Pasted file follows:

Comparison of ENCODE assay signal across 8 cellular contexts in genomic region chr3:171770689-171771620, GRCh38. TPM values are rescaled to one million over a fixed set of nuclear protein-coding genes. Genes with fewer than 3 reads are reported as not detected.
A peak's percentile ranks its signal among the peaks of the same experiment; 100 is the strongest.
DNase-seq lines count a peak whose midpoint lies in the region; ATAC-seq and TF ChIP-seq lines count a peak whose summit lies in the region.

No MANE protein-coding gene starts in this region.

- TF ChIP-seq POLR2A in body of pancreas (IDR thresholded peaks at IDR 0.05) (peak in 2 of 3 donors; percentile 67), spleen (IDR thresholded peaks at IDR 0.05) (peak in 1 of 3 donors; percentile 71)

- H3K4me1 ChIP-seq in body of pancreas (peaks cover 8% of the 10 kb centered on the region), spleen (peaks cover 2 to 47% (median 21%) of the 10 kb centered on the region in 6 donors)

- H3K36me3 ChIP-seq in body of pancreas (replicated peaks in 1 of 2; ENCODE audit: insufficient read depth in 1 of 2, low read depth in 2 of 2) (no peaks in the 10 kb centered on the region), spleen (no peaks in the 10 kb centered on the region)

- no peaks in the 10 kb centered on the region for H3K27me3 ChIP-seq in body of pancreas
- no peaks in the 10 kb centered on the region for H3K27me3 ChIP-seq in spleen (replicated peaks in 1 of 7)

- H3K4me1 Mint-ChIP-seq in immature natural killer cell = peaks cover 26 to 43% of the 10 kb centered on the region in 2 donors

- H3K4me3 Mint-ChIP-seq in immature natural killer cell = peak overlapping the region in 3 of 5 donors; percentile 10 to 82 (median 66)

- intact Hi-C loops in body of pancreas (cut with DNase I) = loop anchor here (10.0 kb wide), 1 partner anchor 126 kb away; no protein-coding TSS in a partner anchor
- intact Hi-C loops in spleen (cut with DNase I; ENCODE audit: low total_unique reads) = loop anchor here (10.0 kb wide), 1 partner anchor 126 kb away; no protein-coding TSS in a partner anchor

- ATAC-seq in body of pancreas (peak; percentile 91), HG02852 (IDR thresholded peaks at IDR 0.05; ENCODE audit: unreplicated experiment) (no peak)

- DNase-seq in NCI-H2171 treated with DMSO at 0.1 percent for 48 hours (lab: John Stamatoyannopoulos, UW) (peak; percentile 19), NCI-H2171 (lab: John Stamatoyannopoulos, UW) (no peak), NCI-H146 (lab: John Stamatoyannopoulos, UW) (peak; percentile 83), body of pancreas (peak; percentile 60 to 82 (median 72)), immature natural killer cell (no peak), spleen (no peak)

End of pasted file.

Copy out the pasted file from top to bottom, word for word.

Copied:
Comparison of ENCODE assay signal across 8 cellular contexts in genomic region chr3:171770689-171771620, GRCh38. TPM values are rescaled to one million over a fixed set of nuclear protein-coding genes. Genes with fewer than 3 reads are reported as not detected.
A peak's percentile ranks its signal among the peaks of the same experiment; 100 is the strongest.
DNase-seq lines count a peak whose midpoint lies in the region; ATAC-seq and TF ChIP-seq lines count a peak whose summit lies in the region.

No MANE protein-coding gene starts in this region.

- TF ChIP-seq POLR2A in body of pancreas (IDR thresholded peaks at IDR 0.05) (peak in 2 of 3 donors; percentile 67), spleen (IDR thresholded peaks at IDR 0.05) (peak in 1 of 3 donors; percentile 71)

- H3K4me1 ChIP-seq in body of pancreas (peaks cover 8% of the 10 kb centered on the region), spleen (peaks cover 2 to 47% (median 21%) of the 10 kb centered on the region in 6 donors)

- H3K36me3 ChIP-seq in body of pancreas (replicated peaks in 1 of 2; ENCODE audit: insufficient read depth in 1 of 2, low read depth in 2 of 2) (no peaks in the 10 kb centered on the region), spleen (no peaks in the 10 kb centered on the region)

- no peaks in the 10 kb centered on the region for H3K27me3 ChIP-seq in body of pancreas
- no peaks in the 10 kb centered on the region for H3K27me3 ChIP-seq in spleen (replicated peaks in 1 of 7)

- H3K4me1 Mint-ChIP-seq in immature natural killer cell = peaks cover 26 to 43% of the 10 kb centered on the region in 2 donors

- H3K4me3 Mint-ChIP-seq in immature natural killer cell = peak overlapping the region in 3 of 5 donors; percentile 10 to 82 (median 66)

- intact Hi-C loops in body of pancreas (cut with DNase I) = loop anchor here (10.0 kb wide), 1 partner anchor 126 kb away; no protein-coding TSS in a partner anchor
- intact Hi-C loops in spleen (cut with DNase I; ENCODE audit: low total_unique reads) = loop anchor here (10.0 kb wide), 1 partner anchor 126 kb away; no protein-coding TSS in a partner anchor

- ATAC-seq in body of pancreas (peak; percentile 91), HG02852 (IDR thresholded peaks at IDR 0.05; ENCODE audit: unreplicated experiment) (no peak)

- DNase-seq in NCI-H2171 treated with DMSO at 0.1 percent for 48 hours (lab: John Stamatoyannopoulos, UW) (peak; percentile 19), NCI-H2171 (lab: John Stamatoyannopoulos, UW) (no peak), NCI-H146 (lab: John Stamatoyannopoulos, UW) (peak; percentile 83), body of pancreas (peak; percentile 60 to 82 (median 72)), immature natural killer cell (no peak), spleen (no peak)